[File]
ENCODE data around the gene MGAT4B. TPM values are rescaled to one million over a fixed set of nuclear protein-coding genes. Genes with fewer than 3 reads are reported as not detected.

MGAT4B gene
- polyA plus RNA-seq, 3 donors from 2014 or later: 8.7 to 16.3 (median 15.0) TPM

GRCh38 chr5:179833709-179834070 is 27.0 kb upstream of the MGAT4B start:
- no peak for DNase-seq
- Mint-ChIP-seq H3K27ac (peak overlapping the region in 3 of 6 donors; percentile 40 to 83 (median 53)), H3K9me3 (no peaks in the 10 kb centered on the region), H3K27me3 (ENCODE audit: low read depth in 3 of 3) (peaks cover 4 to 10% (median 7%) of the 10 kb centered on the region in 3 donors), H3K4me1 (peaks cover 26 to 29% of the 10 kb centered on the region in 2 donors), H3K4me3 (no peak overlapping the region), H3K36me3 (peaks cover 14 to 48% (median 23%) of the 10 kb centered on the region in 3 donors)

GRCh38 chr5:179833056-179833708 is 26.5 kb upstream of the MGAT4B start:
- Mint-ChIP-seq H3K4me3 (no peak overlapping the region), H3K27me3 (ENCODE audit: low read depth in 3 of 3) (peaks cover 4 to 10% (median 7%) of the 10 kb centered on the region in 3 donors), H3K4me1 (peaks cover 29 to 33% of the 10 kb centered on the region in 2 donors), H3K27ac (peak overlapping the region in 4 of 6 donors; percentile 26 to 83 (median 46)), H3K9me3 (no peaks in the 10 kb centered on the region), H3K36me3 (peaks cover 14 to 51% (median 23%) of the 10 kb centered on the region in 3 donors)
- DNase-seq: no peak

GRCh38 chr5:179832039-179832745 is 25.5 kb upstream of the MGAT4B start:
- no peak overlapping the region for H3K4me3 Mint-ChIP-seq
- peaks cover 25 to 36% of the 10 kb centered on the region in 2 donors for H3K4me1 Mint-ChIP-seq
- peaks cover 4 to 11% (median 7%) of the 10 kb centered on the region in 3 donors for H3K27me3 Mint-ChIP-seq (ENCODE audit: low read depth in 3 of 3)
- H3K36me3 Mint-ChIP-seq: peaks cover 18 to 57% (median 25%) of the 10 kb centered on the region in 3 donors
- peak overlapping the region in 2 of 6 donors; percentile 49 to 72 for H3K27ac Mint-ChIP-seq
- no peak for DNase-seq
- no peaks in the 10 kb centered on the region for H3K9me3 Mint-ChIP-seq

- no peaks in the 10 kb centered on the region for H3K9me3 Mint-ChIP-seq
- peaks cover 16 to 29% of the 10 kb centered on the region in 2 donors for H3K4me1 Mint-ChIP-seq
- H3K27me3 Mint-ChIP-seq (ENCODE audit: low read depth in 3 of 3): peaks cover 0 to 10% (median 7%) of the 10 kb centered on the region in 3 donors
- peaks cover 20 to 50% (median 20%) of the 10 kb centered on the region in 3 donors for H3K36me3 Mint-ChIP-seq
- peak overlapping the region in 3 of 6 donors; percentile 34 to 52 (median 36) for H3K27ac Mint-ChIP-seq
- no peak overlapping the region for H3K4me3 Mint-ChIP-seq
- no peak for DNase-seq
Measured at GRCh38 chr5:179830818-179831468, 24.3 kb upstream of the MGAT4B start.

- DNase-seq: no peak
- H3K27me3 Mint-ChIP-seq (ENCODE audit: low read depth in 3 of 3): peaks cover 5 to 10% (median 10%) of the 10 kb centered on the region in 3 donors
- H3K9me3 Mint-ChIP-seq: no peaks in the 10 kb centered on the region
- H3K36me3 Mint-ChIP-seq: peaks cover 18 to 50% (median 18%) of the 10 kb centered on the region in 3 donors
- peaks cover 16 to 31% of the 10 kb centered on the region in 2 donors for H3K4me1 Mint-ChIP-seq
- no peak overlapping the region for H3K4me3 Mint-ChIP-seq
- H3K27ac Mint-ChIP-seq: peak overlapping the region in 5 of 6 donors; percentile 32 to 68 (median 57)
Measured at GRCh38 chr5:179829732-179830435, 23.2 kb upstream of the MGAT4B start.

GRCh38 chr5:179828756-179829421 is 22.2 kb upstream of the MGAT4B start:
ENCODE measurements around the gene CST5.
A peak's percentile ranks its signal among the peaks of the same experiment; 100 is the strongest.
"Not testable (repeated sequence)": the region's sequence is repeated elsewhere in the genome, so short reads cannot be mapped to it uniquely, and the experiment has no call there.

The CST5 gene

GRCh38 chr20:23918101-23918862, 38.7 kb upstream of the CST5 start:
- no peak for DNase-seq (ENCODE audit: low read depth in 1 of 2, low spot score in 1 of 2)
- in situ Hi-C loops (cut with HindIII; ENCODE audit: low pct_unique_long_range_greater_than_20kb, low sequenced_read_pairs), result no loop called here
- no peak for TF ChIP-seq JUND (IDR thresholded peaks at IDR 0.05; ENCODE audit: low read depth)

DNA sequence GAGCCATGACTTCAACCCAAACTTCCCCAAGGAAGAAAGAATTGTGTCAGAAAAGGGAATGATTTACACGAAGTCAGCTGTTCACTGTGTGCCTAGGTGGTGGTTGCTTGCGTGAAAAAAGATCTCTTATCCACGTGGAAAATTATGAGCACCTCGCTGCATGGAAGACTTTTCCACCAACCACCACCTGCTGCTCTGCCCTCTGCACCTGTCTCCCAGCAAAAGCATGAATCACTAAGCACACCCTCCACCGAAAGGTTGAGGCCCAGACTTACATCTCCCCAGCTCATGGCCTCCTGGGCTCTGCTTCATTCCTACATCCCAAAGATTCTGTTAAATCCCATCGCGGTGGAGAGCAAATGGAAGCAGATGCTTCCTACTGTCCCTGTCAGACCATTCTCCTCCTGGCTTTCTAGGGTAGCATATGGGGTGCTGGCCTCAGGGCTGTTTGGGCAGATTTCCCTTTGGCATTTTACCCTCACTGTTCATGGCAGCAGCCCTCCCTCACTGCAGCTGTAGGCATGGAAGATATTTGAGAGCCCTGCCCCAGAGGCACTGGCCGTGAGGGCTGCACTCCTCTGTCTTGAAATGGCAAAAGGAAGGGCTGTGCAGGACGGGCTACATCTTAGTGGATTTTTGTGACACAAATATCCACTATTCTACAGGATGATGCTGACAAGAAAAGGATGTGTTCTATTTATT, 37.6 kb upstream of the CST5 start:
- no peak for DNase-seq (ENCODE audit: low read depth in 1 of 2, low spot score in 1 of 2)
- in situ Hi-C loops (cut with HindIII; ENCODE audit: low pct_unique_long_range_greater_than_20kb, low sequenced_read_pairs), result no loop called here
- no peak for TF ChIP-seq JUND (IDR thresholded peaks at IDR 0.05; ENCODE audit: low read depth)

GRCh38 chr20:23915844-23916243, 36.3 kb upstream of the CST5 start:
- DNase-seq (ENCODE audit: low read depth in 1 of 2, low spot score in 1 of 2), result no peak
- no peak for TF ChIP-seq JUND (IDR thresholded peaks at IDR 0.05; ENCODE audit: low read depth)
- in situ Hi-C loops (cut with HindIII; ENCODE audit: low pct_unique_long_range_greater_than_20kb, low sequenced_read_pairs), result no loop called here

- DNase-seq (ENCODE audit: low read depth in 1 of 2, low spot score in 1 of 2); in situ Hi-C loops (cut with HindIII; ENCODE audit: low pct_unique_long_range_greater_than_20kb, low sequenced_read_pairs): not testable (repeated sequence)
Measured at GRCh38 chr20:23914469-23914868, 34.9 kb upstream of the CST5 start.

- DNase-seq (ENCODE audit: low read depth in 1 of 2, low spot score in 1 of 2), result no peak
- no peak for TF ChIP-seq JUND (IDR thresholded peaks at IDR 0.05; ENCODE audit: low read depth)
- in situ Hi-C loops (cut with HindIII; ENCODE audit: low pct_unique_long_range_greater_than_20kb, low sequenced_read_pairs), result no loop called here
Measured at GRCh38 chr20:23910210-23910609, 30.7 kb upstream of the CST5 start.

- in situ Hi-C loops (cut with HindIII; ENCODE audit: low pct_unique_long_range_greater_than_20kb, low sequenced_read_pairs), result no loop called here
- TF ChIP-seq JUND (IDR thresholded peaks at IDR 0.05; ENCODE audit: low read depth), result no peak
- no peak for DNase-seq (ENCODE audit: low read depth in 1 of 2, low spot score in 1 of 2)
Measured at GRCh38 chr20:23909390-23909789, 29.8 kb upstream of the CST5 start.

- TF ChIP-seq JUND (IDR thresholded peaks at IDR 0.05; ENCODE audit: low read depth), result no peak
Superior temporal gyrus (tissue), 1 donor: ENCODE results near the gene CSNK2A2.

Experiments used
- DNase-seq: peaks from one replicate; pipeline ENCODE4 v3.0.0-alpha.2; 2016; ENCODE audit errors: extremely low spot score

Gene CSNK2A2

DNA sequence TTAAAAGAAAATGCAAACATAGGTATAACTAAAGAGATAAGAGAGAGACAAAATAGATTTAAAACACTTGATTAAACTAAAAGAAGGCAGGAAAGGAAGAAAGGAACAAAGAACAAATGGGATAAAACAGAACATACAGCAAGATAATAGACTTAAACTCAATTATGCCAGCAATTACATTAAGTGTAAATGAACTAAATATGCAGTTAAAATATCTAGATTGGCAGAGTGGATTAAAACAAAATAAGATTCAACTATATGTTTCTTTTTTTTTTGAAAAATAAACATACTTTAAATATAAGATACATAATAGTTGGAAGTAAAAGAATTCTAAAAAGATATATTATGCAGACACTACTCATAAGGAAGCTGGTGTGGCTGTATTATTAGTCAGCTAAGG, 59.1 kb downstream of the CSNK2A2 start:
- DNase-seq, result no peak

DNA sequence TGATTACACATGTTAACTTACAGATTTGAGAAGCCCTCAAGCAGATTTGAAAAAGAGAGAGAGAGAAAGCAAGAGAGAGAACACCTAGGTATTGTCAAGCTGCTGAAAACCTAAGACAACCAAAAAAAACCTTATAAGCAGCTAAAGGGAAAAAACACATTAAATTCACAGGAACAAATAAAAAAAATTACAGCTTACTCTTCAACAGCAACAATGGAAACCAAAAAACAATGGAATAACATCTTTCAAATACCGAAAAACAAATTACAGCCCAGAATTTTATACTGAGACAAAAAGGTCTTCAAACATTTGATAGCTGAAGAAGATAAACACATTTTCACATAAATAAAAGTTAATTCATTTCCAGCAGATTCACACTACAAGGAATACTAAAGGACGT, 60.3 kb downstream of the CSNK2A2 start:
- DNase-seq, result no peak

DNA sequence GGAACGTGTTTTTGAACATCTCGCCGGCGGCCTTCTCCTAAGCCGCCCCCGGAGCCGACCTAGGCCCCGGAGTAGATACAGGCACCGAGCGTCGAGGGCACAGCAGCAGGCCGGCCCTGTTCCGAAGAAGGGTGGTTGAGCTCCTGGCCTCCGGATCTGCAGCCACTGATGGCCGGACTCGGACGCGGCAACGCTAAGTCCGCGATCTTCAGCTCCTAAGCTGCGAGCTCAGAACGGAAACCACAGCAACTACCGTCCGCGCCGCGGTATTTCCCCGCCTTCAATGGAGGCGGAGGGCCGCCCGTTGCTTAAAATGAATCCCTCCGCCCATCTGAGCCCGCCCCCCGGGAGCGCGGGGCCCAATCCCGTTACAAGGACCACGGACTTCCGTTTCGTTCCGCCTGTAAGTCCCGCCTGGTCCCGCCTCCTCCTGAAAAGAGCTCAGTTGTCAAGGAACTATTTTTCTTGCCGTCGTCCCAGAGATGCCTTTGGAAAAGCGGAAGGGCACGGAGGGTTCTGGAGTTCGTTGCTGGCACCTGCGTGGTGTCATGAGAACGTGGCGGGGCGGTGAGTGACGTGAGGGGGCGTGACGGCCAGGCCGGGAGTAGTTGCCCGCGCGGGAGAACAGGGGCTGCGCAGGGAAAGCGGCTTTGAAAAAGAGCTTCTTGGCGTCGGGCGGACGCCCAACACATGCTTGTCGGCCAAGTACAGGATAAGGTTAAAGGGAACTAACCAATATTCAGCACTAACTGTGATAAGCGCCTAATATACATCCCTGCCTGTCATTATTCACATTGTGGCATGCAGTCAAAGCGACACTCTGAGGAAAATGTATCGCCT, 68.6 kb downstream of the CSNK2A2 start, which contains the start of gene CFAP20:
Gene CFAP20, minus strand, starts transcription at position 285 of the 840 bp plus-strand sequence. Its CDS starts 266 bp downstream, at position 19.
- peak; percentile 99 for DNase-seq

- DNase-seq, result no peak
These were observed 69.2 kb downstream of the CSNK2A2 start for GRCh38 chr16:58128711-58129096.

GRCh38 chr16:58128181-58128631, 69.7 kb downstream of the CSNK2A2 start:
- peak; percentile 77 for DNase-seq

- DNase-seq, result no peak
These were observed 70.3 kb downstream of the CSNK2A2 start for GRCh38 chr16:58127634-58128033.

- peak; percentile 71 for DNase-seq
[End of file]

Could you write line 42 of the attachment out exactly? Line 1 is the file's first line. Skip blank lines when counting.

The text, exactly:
- no peak for TF ChIP-seq JUND (IDR thresholded peaks at IDR 0.05; ENCODE audit: low read depth)